The Irony of Short Mindfulness Practices
When someone is looking for an entry point for mindfulness practice, it's easy to send them to a free app for a few minutes of focused attention or a body scan. My issue with that, as a trained, experienced practitioner and teacher, is that there's so much more that needs to be said either within (so it's longer) or prior to (so . . . it's longer) the actual practice to give the person better odds at doing what they're "supposed to be" doing.
The Two Most Common Missteps
I'm about to attempt to record a track of under two minutes, frankly largely to see if I can do it and I have my doubts. If it's under two minutes, that means I have to set the stage for you now rather than during the recording. To do that, it's best to get two things addressed that come up for most people at the start of their practice.
Your intention isn't to clear your mind. I hear that a lot. "I was having difficulty clearing my mind." You and me both! It's because you have a human brain with a default mode network that constantly generates thoughts, plus you're being barraged by sensory data that triggers thoughts and creates emotions. The default mode network calms down when you're involved in a task—when you're paying attention.
You sit up, set your timer, and proceed to think until the timer pings. Rather than being with the sensations in your body or experiencing sounds as they pass through your field of awareness, you might do some experiencing and being, but you're also thinking about your experience or the contents of your experience. So you hear the trucks outside, but you also have a running narrative about the sounds—which you have already called noise, so you're judging them. This, friends, is not the point. To work with this reality, remember that mindfulness includes noticing that you're having a conversation with yourself about the evil trucks. It includes realizing you're judging the sounds as well as waking up to the monologue in your head. You notice what you're doing, and you return to the body scan or the anchor point or whatever you had set out to do, and you don't get all exasperated and disappointed with the reality that you have a human mind. Be kind to yourself!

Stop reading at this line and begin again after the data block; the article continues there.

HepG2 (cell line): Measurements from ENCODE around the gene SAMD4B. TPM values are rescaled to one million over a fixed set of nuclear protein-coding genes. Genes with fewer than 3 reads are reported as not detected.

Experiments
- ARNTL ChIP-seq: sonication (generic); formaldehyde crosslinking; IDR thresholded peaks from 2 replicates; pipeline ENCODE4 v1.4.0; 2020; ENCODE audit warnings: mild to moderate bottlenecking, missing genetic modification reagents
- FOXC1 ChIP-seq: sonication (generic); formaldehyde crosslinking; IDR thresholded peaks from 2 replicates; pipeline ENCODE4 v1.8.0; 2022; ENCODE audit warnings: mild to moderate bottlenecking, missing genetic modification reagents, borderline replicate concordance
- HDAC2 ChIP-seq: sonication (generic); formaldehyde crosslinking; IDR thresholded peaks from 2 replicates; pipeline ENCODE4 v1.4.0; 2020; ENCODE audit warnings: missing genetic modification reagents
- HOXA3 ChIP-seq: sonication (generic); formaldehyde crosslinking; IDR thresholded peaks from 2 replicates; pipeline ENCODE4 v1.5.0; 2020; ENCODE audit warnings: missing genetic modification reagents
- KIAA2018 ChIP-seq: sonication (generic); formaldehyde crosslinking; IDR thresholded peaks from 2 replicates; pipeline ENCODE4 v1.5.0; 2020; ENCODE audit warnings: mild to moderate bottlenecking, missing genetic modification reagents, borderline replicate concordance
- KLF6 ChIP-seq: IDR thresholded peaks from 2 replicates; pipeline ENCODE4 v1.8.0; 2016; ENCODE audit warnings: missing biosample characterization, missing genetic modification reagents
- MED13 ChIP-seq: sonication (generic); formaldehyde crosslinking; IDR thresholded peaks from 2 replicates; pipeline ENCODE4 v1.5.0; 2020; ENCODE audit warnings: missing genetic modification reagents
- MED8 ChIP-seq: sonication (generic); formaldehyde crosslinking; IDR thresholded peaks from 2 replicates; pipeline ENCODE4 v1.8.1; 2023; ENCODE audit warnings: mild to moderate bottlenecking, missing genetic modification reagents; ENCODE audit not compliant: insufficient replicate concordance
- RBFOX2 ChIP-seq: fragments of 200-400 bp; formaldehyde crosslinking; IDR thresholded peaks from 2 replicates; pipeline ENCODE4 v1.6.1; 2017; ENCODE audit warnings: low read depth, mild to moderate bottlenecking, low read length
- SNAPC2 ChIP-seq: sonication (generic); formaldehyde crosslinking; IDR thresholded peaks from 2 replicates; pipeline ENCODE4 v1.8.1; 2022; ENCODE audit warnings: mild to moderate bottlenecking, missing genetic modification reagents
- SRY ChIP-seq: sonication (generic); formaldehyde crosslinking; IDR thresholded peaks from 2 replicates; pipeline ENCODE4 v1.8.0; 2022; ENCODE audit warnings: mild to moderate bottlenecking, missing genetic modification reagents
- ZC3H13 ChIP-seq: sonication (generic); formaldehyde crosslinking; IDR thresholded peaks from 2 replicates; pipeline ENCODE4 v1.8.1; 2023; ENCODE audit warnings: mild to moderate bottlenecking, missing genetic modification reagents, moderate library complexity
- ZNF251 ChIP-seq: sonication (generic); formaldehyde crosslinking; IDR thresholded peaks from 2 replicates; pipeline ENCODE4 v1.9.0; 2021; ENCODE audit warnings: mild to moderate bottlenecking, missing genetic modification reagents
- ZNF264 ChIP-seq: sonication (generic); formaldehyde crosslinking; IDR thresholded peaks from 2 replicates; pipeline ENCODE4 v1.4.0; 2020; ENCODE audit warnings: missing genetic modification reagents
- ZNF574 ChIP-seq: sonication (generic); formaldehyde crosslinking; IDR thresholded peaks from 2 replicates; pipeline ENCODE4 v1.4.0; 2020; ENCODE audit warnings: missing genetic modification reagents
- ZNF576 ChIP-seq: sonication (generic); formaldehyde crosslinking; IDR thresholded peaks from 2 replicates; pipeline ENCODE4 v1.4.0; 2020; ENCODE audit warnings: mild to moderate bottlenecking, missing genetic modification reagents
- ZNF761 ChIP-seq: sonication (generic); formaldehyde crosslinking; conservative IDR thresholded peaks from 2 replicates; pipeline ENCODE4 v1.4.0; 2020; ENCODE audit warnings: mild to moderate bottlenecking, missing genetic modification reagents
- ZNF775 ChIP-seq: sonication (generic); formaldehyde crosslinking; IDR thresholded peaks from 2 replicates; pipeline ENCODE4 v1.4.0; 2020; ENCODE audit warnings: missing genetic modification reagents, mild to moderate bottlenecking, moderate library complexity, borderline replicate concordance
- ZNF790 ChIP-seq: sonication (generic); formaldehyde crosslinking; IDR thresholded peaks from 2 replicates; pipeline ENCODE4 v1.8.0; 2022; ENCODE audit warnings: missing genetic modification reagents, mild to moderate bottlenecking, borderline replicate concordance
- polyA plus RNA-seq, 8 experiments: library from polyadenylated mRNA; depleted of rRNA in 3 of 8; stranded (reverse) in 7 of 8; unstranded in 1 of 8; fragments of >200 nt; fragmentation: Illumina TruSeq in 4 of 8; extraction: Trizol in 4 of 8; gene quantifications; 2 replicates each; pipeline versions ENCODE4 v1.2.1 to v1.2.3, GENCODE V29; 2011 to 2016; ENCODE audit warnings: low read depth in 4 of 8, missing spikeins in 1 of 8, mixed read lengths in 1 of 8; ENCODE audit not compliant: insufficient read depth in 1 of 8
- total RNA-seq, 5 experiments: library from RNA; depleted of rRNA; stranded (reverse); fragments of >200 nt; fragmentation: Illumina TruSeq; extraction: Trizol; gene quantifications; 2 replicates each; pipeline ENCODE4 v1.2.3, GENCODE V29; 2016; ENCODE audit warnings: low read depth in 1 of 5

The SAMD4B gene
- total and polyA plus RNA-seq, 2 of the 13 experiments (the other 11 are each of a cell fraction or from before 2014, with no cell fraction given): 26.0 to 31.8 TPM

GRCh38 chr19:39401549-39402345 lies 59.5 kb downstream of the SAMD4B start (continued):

Just How Much Difference Can 2 Minutes Make?
Each time you scan your body for 2 minutes—for 1 minute even—you're increasing the odds that you'll notice what's happening in your body during the day. And that noticing is crucial to your conversations, your decision-making, and your actions, as we frequently do things because we want more or less of the feelings we're experiencing. But we have no idea this is the case. At least not until we start doing body scans.
This is neuroscience at work, here. Our brains are prediction engines that take the path of least resistance. Their job is to conserve resources for surprises and emergencies, so they're pretty much going to predict you're going to be and do the same as you have been being and doing. That's because you're a series of habits, and habits don't involve a lot of work for your brain. Habits are actual neural pathways.
When you begin to introduce something new (which is difficult, as it's new), each time you do it you increase the chances that it will become a neural pathway or replace one you already have (which is why replacement is easier—part of what you need already exists). The more you set aside time to scan your body for 2 minutes, the more scanning your body occurs to you because your brain is starting to predict that that's what it does.
So let's start creating that neural pathway for scanning your body. And after you do it and any practice:
Capture your experience by freewriting about it for 2 minutes. You're answering the question: What's here now?
Reflect on your experience (What did you learn? What did you find surprising? What obstacles did you encounter?)
Integrate all of that information, meaning, in what ways can you take your lessons forward? Is there something you learned that you can act upon? Is there a change you need to make? Is there something you need to keep an eye on?
About that 2-minute track . . .
Now I feel like I've responsibly introduced the following track. I'd say, Enjoy! but that's really not the point. Just Experience the track, and Capture, Reflect, and Integrate, if you have the time. If not, just experience the track. And later today, do it again. And tomorrow, do it a few times, as well. And on and on. Each time you do it, the words might be the same, but you will be a different person, having a different experience. Now that you get what it is, maybe start doing it without the track. Be open. And use your beginner's mind, each time you do it!
May ease find you.